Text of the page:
When I went to MD Anderson, my island became a small village. We were surrounded by medical staff and people who knew sarcoma very well and we were surrounded by people from all over the world that would go there to be treated for it. It felt less lonely as we met others who understood the journey well.
My team knew what to do as I was scheduled for six rounds of a specific chemo regimen called “GemTax,” radiation, followed by the Whipple procedure (a major open surgery). But anytime cancer and intense medicine are presented, we never know how our bodies will react. After my first round of treatment, I developed a blood clot and my liver levels started spiking after the 4th cycle so we stopped chemo. Then radiation was deemed unsafe so I moved onto the Whipple procedure.
On December 13, 2017, I became cancer free. The surgeon went in to remove the cancer and begin the procedure, but nothing was to be found anywhere. It had disappeared as strangely as it had arrived. It was a miracle and I have been cancer free ever since.
The healthcare experience has provided challenges for us. We tried to come back to Colorado after treatment and flew back every 3 months for follow up scans. After a year and a half of doing this, we decided we wanted to be closer to the cancer center in Houston to help with long-term side effects that have occurred, so we made the move back to Texas. We are looking forward to the Integrative Medicine Program that the cancer center provides to help with the chronic back issues and lingering fatigue that I battle every day. The overall experience has had many ups and downs, but ultimately, I am so thankful to be alive and rejoice in the truth that I have another day on earth to live and love.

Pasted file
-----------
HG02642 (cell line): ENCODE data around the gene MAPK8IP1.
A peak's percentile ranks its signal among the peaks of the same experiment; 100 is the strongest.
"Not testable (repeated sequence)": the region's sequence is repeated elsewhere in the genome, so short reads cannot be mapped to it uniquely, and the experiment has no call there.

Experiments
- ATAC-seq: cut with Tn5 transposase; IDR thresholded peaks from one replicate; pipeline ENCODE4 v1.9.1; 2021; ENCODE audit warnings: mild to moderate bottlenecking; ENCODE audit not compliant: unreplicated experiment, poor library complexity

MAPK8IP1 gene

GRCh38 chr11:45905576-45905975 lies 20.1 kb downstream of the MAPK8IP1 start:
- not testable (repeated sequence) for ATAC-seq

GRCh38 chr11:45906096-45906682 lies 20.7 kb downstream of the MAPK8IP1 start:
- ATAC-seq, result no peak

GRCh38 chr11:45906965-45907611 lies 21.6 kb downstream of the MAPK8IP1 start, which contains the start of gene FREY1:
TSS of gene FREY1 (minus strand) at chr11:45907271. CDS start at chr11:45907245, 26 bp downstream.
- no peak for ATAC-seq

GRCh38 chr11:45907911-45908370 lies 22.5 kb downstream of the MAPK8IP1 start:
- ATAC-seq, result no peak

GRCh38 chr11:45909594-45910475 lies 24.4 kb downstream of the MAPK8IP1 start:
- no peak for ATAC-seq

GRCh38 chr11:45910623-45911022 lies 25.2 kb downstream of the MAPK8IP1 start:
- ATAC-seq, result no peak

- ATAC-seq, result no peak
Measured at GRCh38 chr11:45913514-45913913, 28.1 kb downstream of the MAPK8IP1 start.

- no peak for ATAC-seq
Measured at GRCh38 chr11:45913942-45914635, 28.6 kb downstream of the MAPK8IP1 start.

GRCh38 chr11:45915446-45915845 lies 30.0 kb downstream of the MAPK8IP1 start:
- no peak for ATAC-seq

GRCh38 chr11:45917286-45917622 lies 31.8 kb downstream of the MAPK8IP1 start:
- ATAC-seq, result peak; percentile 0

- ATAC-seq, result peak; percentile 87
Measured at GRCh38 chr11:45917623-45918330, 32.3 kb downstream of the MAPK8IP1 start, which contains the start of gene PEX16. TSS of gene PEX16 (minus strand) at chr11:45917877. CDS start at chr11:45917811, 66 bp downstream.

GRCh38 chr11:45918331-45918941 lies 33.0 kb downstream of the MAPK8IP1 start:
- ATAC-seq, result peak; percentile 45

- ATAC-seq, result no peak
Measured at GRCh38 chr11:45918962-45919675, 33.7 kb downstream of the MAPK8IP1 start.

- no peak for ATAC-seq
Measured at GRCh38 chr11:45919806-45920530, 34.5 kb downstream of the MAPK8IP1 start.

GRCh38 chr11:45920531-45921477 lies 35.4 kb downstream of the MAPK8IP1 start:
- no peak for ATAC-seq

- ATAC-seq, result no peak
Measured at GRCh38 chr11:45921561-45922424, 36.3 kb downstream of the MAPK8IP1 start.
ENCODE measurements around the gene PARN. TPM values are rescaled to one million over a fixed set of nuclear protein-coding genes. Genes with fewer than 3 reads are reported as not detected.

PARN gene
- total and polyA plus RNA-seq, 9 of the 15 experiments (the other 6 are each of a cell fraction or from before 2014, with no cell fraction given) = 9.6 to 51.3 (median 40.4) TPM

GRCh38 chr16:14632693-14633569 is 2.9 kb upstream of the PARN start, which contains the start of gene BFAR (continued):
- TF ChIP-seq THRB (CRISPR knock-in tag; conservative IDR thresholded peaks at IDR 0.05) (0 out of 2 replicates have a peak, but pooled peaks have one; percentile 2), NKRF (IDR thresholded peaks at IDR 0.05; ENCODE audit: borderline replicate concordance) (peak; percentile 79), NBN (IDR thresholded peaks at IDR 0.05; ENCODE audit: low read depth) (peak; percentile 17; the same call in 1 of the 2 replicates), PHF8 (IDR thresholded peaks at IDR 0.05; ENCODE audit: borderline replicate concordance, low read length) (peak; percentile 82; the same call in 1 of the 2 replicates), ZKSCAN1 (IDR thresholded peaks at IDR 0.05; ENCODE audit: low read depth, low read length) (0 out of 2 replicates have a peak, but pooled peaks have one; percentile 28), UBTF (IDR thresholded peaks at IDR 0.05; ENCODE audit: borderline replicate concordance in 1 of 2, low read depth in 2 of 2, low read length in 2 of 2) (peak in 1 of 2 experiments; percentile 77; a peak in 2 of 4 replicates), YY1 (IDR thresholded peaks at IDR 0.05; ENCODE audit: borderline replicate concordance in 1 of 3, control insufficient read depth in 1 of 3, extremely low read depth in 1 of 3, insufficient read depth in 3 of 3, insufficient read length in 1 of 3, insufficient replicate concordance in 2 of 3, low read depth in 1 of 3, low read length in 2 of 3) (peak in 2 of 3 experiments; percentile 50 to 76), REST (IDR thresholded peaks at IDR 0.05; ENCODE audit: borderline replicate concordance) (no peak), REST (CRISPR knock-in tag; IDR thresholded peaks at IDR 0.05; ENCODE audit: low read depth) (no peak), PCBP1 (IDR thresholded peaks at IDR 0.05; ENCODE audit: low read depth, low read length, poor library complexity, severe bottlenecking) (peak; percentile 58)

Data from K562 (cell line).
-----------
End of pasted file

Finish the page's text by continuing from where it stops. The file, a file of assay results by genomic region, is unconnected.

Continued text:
There is a lot of work to be done in the future for sarcoma, yet I am optimistic and hopeful. With 50+ sub-types within this already rare disease, research, education, and creating awareness are key to assisting financially for this disease as well as the research and development needed to treat and find a cure. My healing was miraculous, so I truly believe that anything is possible. And the doctors and staff that I have been treated by are passionate and dedicated to this cause. I am so thankful that such wonderful people step into a tough spot on behalf of those like me who need it the most. We will fight until we find a cure for sarcoma!